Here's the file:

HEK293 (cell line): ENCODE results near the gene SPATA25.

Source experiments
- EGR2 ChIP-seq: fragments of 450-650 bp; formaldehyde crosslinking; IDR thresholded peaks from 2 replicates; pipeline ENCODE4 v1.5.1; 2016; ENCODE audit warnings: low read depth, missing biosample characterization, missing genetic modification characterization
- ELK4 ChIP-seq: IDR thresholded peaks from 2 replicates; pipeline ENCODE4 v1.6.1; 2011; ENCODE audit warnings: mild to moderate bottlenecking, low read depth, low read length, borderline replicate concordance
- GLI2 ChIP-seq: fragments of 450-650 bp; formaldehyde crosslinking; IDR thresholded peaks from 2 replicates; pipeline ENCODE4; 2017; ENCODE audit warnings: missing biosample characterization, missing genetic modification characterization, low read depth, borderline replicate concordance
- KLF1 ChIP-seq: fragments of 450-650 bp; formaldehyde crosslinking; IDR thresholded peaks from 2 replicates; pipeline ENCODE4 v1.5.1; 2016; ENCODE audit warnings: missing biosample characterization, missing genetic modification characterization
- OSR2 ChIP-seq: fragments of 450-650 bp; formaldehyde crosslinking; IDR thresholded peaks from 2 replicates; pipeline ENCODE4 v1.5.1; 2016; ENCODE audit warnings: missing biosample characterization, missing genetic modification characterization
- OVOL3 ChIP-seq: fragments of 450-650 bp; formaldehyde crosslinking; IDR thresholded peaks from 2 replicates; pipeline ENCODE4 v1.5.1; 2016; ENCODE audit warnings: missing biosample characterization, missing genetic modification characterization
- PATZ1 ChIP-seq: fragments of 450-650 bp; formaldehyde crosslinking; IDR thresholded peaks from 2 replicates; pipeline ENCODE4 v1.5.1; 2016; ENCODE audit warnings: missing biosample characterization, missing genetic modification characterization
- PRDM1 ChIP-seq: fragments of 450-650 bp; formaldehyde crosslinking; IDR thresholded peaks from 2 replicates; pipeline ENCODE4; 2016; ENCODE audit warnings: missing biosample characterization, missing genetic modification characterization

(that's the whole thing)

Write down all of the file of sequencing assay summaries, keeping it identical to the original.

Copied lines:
HEK293 (cell line): ENCODE results near the gene SPATA25.

Source experiments
- EGR2 ChIP-seq: fragments of 450-650 bp; formaldehyde crosslinking; IDR thresholded peaks from 2 replicates; pipeline ENCODE4 v1.5.1; 2016; ENCODE audit warnings: low read depth, missing biosample characterization, missing genetic modification characterization
- ELK4 ChIP-seq: IDR thresholded peaks from 2 replicates; pipeline ENCODE4 v1.6.1; 2011; ENCODE audit warnings: mild to moderate bottlenecking, low read depth, low read length, borderline replicate concordance
- GLI2 ChIP-seq: fragments of 450-650 bp; formaldehyde crosslinking; IDR thresholded peaks from 2 replicates; pipeline ENCODE4; 2017; ENCODE audit warnings: missing biosample characterization, missing genetic modification characterization, low read depth, borderline replicate concordance
- KLF1 ChIP-seq: fragments of 450-650 bp; formaldehyde crosslinking; IDR thresholded peaks from 2 replicates; pipeline ENCODE4 v1.5.1; 2016; ENCODE audit warnings: missing biosample characterization, missing genetic modification characterization
- OSR2 ChIP-seq: fragments of 450-650 bp; formaldehyde crosslinking; IDR thresholded peaks from 2 replicates; pipeline ENCODE4 v1.5.1; 2016; ENCODE audit warnings: missing biosample characterization, missing genetic modification characterization
- OVOL3 ChIP-seq: fragments of 450-650 bp; formaldehyde crosslinking; IDR thresholded peaks from 2 replicates; pipeline ENCODE4 v1.5.1; 2016; ENCODE audit warnings: missing biosample characterization, missing genetic modification characterization
- PATZ1 ChIP-seq: fragments of 450-650 bp; formaldehyde crosslinking; IDR thresholded peaks from 2 replicates; pipeline ENCODE4 v1.5.1; 2016; ENCODE audit warnings: missing biosample characterization, missing genetic modification characterization
- PRDM1 ChIP-seq: fragments of 450-650 bp; formaldehyde crosslinking; IDR thresholded peaks from 2 replicates; pipeline ENCODE4; 2016; ENCODE audit warnings: missing biosample characterization, missing genetic modification characterization